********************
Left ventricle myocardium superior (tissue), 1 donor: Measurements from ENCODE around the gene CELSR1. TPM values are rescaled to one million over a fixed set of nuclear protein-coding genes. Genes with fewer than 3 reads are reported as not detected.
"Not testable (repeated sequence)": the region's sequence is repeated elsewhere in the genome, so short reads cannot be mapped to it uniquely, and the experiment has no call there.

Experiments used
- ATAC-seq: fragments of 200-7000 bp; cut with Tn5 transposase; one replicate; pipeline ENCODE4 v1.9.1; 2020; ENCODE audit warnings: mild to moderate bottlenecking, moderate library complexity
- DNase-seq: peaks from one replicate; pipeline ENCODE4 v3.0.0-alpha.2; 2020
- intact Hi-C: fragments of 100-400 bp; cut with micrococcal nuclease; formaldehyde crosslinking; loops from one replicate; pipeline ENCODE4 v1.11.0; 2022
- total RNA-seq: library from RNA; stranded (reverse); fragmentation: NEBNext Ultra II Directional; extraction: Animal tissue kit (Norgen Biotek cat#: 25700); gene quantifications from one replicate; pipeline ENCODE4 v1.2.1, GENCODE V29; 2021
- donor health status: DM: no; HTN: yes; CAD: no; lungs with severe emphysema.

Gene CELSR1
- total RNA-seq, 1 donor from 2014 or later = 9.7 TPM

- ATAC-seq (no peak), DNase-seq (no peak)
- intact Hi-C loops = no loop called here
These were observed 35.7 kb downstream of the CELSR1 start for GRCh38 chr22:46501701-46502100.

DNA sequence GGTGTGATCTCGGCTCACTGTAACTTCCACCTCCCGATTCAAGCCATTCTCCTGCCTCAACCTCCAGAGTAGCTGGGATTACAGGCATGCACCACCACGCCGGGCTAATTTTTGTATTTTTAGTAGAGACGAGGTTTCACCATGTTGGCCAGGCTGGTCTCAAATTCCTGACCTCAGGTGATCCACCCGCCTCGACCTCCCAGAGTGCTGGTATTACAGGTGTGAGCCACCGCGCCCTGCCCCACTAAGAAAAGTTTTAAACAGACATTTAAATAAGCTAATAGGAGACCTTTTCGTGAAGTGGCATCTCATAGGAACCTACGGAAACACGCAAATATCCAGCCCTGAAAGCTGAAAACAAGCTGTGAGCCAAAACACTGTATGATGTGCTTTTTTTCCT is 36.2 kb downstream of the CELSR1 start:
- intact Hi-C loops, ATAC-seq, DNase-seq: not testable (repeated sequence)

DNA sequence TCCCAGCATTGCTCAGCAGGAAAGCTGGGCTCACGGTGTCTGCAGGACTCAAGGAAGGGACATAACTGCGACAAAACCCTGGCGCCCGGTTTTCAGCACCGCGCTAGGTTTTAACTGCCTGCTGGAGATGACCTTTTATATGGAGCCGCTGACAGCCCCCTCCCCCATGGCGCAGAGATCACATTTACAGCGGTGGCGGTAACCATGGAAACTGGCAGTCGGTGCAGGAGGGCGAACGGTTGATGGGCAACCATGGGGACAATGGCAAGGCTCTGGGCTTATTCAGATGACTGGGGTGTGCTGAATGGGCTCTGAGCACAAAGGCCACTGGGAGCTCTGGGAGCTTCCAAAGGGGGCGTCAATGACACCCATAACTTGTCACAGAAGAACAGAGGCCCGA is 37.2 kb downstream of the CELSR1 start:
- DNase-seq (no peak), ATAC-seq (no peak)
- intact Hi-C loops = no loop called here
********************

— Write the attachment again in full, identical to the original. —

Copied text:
Left ventricle myocardium superior (tissue), 1 donor: Measurements from ENCODE around the gene CELSR1. TPM values are rescaled to one million over a fixed set of nuclear protein-coding genes. Genes with fewer than 3 reads are reported as not detected.
"Not testable (repeated sequence)": the region's sequence is repeated elsewhere in the genome, so short reads cannot be mapped to it uniquely, and the experiment has no call there.

Experiments used
- ATAC-seq: fragments of 200-7000 bp; cut with Tn5 transposase; one replicate; pipeline ENCODE4 v1.9.1; 2020; ENCODE audit warnings: mild to moderate bottlenecking, moderate library complexity
- DNase-seq: peaks from one replicate; pipeline ENCODE4 v3.0.0-alpha.2; 2020
- intact Hi-C: fragments of 100-400 bp; cut with micrococcal nuclease; formaldehyde crosslinking; loops from one replicate; pipeline ENCODE4 v1.11.0; 2022
- total RNA-seq: library from RNA; stranded (reverse); fragmentation: NEBNext Ultra II Directional; extraction: Animal tissue kit (Norgen Biotek cat#: 25700); gene quantifications from one replicate; pipeline ENCODE4 v1.2.1, GENCODE V29; 2021
- donor health status: DM: no; HTN: yes; CAD: no; lungs with severe emphysema.

Gene CELSR1
- total RNA-seq, 1 donor from 2014 or later = 9.7 TPM

- ATAC-seq (no peak), DNase-seq (no peak)
- intact Hi-C loops = no loop called here
These were observed 35.7 kb downstream of the CELSR1 start for GRCh38 chr22:46501701-46502100.

DNA sequence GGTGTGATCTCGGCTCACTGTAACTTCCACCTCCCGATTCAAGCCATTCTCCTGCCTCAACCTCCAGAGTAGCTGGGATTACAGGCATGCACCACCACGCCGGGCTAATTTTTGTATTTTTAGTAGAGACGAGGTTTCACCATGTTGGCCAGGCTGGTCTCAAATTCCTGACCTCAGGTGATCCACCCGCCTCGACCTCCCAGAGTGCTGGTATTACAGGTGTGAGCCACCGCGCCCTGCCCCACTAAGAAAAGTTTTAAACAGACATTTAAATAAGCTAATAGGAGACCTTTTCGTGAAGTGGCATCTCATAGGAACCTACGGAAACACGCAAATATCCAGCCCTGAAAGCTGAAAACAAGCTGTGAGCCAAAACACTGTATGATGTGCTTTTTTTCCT is 36.2 kb downstream of the CELSR1 start:
- intact Hi-C loops, ATAC-seq, DNase-seq: not testable (repeated sequence)

DNA sequence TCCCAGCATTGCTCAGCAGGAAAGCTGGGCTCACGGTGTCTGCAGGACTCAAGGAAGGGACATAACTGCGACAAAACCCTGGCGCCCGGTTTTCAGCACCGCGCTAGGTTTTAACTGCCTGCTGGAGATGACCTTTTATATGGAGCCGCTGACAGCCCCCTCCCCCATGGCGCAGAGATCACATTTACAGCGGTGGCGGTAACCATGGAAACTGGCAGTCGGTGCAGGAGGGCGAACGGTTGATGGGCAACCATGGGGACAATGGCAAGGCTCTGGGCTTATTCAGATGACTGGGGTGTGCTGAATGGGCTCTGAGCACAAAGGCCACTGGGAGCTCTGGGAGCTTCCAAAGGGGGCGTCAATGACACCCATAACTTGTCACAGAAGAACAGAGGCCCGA is 37.2 kb downstream of the CELSR1 start:
- DNase-seq (no peak), ATAC-seq (no peak)
- intact Hi-C loops = no loop called here